The heads of major global businesses are urging G20 governments to formally accept that companies should disclose climate-related financial risks.

Published in Green Planet

D
onald Trump’s primary focus might be making America “great again,” but it seems he is actively seeking mediocre or worse status when it comes to one area: cutting carbon emissions. The Mar-a-Lago summit between Trump and China’s Xi Jinping only served to drive this point home: whereas former American presidents used energy policy as a bridge to cooperation with Beijing, the new US leader flippantly left the global crisis he once wrote off as a “hoax” off the agenda.

Published in Energy

W
hy has Trump chosen so many billionaires for his Cabinet positions? The answer to that question was given a few days ago at the Conservative Political Action Conference by one of his most influential aide, Steve Bannon. He informed us that those appointments were made not for the purpose of governing but for that of “deconstructing” the administrative state. In more prosaic terms, for the purpose of destroying it.

Published in Caligula Presidency

The World Economic Forum has signed an agreement to boost multistakeholder cooperation on environmental policy with the China Council on International Cooperation on Environment and Development, an influential advisory body to China’s State Council. The CCICED includes Chinese and international experts.

Published in Asia-Pacific

D
uring the 13th EU-India Summit, held on 30 March 2016 in Brussels, Prime Minister Narendra Modi (India), Donald Tusk (President of the European Council) and Jean-Claude Junker (President of the European Commission) emphasized on the strategic, security and economic potentials of this relationship. This article, however, focuses on a significant but less publicized area of strategic compass between India and the European Union- the Joint Declaration on A Clean Energy and Climate Partnership.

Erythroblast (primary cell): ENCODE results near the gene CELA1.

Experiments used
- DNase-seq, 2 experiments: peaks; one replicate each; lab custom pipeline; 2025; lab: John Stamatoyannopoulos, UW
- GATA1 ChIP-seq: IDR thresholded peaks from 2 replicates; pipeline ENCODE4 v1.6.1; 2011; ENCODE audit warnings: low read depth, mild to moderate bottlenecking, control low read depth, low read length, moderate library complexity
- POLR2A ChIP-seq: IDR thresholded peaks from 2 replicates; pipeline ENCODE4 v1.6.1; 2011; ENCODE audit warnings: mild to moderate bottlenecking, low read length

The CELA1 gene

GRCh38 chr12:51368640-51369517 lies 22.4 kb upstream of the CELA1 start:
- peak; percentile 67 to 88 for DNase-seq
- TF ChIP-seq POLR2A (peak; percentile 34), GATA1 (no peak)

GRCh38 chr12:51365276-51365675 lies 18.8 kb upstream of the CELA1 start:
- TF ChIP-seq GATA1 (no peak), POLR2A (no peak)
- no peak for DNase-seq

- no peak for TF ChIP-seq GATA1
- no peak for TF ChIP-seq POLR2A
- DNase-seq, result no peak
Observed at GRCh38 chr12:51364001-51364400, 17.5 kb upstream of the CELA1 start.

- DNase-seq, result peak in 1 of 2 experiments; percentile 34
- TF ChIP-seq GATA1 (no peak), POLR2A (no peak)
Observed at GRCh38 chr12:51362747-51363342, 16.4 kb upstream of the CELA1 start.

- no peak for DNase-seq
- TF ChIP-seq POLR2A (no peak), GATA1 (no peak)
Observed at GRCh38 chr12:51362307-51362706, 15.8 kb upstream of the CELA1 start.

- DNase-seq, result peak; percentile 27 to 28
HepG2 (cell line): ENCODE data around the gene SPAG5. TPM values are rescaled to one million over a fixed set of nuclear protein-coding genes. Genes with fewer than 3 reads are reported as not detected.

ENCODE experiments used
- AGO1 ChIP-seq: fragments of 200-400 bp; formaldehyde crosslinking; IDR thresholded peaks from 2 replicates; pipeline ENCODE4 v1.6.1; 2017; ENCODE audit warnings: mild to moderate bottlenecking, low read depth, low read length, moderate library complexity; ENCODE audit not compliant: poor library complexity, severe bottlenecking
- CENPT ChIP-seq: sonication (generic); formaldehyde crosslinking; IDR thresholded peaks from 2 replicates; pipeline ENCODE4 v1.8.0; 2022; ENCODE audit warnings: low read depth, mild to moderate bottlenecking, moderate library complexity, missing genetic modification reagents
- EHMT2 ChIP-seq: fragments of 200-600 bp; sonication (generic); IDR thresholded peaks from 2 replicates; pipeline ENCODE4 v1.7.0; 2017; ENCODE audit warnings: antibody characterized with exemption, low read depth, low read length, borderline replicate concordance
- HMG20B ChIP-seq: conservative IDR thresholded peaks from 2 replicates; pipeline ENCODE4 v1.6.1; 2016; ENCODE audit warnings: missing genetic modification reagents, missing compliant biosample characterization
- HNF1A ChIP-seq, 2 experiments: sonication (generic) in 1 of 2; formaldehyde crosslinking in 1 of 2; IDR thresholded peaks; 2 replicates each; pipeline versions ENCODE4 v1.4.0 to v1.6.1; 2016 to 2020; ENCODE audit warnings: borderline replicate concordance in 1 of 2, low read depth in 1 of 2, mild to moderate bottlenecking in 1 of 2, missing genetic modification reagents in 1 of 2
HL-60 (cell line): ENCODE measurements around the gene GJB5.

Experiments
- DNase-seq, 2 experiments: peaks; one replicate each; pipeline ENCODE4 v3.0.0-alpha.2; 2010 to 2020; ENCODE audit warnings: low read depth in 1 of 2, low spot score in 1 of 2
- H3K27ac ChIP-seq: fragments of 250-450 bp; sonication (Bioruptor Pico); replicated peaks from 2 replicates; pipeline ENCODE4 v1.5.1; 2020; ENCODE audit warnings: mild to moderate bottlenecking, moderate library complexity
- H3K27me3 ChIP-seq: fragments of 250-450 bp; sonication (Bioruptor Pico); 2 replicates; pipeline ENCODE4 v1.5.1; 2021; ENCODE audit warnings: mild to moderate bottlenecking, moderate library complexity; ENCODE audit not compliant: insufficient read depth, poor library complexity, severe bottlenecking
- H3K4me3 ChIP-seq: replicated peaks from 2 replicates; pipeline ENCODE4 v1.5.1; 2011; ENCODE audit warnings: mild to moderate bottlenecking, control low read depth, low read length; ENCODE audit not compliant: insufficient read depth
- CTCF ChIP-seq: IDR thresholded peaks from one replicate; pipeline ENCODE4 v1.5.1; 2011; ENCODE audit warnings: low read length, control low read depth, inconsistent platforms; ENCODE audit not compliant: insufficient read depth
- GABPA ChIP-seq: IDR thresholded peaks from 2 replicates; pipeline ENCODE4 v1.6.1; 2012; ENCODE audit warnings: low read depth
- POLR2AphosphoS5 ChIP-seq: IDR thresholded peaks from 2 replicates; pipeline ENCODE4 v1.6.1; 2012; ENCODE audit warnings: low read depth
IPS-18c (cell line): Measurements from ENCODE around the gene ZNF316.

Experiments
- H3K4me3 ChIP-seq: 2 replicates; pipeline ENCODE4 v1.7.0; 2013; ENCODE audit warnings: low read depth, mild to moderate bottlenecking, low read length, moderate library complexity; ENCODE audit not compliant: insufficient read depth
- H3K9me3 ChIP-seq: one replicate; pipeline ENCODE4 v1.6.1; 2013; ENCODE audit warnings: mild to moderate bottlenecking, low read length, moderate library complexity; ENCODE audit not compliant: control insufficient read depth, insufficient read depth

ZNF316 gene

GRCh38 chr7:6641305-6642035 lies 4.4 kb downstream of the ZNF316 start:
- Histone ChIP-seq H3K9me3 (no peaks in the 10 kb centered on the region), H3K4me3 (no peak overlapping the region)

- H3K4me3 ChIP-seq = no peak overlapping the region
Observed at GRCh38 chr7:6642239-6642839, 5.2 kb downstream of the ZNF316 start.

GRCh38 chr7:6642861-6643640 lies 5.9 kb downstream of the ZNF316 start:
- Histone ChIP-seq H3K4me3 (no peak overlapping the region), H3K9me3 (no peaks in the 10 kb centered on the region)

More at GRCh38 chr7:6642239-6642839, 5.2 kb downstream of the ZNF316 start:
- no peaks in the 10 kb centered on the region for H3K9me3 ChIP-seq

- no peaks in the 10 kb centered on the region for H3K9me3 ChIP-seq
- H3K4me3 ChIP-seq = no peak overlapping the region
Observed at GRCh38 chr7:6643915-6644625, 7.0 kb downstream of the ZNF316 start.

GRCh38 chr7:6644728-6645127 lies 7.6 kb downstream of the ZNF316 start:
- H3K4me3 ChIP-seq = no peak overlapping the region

Published in South Asia

T
he global rise of cities has been unprecedented. Every week, nearly 1.5 million people become urban dwellers. By 2050, the urban population will account for more than two-thirds of the world’s population.

Published in Economy

E
conomic inequality, societal polarization and intensifying environmental dangers are the top three trends that will shape global developments over the next 10 years, the World Economic Forum’s Global Risks Report 2017 found. Collaborative action by world leaders will be urgently needed to avert further hardship and volatility in the coming decade.

Published in Intelligence

Business leaders at the World Economic Forum Annual Meeting agreed that there is an urgent need to restore the compact between business and society, ensuring that companies are responsive and responsible to all their stakeholders. There is a crisis of confidence in leadership, said Jim Hagemann Snabe, Member of the Board of Trustees, World Economic Forum. “We have an opportunity to reinvent how we do business, to refocus our efforts towards ensuring long-term sustainability,” he added.

Published in Financial News
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